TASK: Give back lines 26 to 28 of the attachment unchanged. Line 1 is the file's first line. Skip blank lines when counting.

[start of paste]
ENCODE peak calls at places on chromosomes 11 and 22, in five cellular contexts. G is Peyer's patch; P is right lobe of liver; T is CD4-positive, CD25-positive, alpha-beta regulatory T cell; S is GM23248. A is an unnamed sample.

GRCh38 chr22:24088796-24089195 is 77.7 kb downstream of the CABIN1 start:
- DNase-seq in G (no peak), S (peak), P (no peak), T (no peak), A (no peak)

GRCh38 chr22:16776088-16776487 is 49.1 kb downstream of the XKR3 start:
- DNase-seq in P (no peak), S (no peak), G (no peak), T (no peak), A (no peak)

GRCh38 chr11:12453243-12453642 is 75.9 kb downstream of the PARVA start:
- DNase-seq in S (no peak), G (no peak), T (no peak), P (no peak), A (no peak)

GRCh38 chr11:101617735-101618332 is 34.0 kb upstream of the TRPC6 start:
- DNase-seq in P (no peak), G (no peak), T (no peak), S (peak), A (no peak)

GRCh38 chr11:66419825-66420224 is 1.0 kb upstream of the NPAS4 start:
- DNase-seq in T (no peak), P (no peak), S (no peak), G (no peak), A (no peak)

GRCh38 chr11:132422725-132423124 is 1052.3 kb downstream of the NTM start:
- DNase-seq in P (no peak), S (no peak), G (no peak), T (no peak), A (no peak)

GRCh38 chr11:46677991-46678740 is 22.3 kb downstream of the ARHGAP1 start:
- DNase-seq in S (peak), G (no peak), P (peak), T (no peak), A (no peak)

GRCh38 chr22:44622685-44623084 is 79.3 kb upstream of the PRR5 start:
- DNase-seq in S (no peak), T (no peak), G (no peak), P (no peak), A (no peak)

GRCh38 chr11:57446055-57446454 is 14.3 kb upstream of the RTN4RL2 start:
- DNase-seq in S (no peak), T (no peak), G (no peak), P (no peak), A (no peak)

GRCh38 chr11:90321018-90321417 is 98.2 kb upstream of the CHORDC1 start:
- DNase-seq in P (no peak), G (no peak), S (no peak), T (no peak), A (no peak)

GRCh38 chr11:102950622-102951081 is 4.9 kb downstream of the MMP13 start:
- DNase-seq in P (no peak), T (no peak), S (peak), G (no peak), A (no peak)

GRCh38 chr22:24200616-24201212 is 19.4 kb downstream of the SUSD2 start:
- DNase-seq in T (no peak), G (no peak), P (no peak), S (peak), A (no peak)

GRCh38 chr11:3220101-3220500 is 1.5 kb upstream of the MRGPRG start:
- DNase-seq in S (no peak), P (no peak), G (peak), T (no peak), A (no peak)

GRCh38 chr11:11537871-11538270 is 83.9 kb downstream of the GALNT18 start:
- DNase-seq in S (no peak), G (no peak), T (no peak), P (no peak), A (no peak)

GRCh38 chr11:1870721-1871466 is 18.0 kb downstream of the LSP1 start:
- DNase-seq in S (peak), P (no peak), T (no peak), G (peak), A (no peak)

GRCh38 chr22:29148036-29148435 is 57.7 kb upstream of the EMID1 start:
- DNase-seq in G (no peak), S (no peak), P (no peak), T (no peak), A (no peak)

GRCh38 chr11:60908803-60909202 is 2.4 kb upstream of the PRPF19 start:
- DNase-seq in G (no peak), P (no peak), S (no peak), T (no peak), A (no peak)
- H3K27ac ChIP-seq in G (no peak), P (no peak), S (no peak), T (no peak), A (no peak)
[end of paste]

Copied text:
GRCh38 chr11:3220101-3220500 is 1.5 kb upstream of the MRGPRG start:
- DNase-seq in S (no peak), P (no peak), G (peak), T (no peak), A (no peak)

GRCh38 chr11:11537871-11538270 is 83.9 kb downstream of the GALNT18 start: